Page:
Review of Julie de Libran

Fall 2021 Couture

Review of Julie de Libran Fall 2021 Couture Fashion Show

An Heirloom Inherited, Repaired, Reconstructed, and Now Retransmitted

By Long Nguyen

This was a black strappy beaded dress that my grandmother gave to my mother, who in turn gave to me as she did with a lot of her clothes. This dress, in particular, was a little damaged at the bottom, so I had to repair it, then add some black beadings here and here, and also I made a lace bolero cape for an extra cover of the shoulders.  

– Julie de Libran.

On her left hand, she showed the black strappy chiffon beaded dress now as a combo garment paired with the black thin sheer cape on a cool afternoon at her loft space home-studio in the school district on the southern side of the Boulevard Raspail. For this dress and others in the collection, de Libran is adding embellishments as well as a cape over the shoulders. 

Circularity, sustainability, and green practice certification are undoubtedly the latest buzzwords in fashion, especially among luxury brands doing their best to woo young consumers by showing some direct environmental damage of unruly production and consumption cycles. But to put the idea of profound waste control into real-life practice is another matter entirely different.

Founded in June 2019, Julie de Libran’s niche independent fashion company produced only limited series merchandised.  The designer showed a limited series of ready-to-wear category and more artistic and craft-oriented couture pieces during the Paris couture seasons. 

The new collection showed de Libran’s versatile clothes in the different pieces can be mélange with each other and still form a cohesive wardrobe. The focus isn’t on-trend or on viral fashion – something in the currency of the prevailing winds now that is inexistent standing near the glass door to the garden area of the designer’s Paris home.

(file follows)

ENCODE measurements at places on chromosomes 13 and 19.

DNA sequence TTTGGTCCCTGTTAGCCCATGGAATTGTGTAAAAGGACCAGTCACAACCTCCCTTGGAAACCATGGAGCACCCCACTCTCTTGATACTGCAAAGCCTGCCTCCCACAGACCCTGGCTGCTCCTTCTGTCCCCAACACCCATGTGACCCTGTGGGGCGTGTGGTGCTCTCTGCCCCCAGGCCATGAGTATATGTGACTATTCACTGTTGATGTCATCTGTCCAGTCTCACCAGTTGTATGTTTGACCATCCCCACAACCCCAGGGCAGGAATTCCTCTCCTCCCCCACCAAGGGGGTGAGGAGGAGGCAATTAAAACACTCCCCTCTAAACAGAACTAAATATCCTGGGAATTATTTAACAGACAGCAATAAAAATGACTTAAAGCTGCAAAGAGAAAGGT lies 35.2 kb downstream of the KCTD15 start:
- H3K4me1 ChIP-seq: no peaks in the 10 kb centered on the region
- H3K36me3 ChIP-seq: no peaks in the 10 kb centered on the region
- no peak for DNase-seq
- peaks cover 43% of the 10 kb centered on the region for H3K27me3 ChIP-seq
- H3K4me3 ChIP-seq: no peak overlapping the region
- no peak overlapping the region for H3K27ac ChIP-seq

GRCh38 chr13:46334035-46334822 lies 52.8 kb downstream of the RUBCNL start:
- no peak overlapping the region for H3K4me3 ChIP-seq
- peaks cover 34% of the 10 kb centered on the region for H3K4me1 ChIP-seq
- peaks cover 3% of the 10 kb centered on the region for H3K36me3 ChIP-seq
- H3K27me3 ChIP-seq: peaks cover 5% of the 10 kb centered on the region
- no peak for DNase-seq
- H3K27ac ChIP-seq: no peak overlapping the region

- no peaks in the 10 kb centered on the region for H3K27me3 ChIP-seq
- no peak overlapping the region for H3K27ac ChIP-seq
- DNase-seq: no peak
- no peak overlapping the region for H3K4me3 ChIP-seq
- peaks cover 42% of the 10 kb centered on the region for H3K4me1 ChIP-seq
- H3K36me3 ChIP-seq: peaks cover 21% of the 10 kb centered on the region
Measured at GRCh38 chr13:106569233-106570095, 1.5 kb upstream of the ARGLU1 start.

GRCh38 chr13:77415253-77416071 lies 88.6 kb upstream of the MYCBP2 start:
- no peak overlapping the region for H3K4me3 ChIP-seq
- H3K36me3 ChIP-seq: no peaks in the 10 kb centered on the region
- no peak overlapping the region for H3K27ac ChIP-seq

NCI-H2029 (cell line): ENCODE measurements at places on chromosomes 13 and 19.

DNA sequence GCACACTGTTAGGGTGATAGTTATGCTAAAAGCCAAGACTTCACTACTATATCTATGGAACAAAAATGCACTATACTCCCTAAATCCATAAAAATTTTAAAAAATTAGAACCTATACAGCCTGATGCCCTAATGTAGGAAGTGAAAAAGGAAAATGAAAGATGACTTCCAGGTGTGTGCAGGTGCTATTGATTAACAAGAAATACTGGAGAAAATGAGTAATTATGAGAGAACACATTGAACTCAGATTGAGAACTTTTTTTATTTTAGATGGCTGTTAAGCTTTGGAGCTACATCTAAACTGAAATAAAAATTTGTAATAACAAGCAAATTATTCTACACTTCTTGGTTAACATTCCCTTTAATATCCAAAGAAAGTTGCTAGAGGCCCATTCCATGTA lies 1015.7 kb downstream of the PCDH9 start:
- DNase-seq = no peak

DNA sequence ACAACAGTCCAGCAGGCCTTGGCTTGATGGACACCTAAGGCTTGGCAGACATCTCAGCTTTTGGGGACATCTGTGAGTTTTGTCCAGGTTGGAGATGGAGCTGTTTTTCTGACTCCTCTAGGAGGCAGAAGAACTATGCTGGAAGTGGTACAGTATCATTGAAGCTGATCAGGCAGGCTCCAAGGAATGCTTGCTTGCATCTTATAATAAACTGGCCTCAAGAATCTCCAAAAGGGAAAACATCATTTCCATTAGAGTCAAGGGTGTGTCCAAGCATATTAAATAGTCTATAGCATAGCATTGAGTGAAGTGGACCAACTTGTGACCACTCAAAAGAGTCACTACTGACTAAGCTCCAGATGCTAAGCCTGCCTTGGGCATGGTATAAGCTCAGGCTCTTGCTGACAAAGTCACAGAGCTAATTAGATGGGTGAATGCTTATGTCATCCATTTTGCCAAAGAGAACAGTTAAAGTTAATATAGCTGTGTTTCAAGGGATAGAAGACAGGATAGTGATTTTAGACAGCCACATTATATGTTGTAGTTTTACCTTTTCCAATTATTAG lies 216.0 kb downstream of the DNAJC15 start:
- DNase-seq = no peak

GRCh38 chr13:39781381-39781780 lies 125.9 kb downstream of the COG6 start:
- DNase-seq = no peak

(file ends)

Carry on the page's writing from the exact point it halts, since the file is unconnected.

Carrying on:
This privacy and this intimacy are part of the clothes. 

For this collection, de Libran is thinking more about a young woman’s wardrobe and how the clothes fulfill different needs. A navy wool coat with brass buttons made by Goosens can be a coat, coat/dress, or paired with a white lacy skirt or a long white cotton skirt and corset top. Or an olive green long sleeve shirt jacket with brass buttons is either with a matching skirt or with any jeans giving alternatives to each piece, which are in limited editions due to the provenance of materials. 

The orange short sheath dress with elaborate stones embroidery or a great light yellow tulle chiffon short cape dress for the evening. These are subtle, elegant in their proper ways without being loud. 

De Libran acknowledged that it had been easier to obtain dead stock and old fabrics from mills and other manufacturers this past year than before. She even re-used leftover fabrics from a Charvet collaboration a year ago into a blue and white cotton stripe blouse with puffy white sleeves and a short skirt. Elsewhere, a standout dress is the long floral long sleeve dress with a ruffled cape in a slightly sparkling metallic silk print. 

It is refreshing to see a small fashion business like de Libran’s that is certain about its values and values embraced by the young women espousing this fashion mood. Here the circularity model functions as it should and in a transparent manner. 

“For this dress, I had asked about ten students from the Istituto Marangoni Paris, as I am their godmother mentor, to work with the artisans to make the embroideries here.  The students need to learn the art of couture in different ways and by being actively involved with the dress,” de Libran said. She has been working with the Paris offshoot of the Milano fashion school where she had attended. The students worked on a slip dress, restored the beadwork, and added lace and ribbons for reinforcements. 

It is essential to link the past with the future, the artisanal skills to the students who are learning. It is a transmission of knowledge and skills from one person to the next, and one generation to another, just the way I had inherited my grandmother’s dresses. And I am making these old dresses new again for another person. 

– de Libran.

A big concept like sustainability is more visible in a small niche company like de Libran’s, where there is a personal and an active role from the designer/owner to make the business works in a certain way.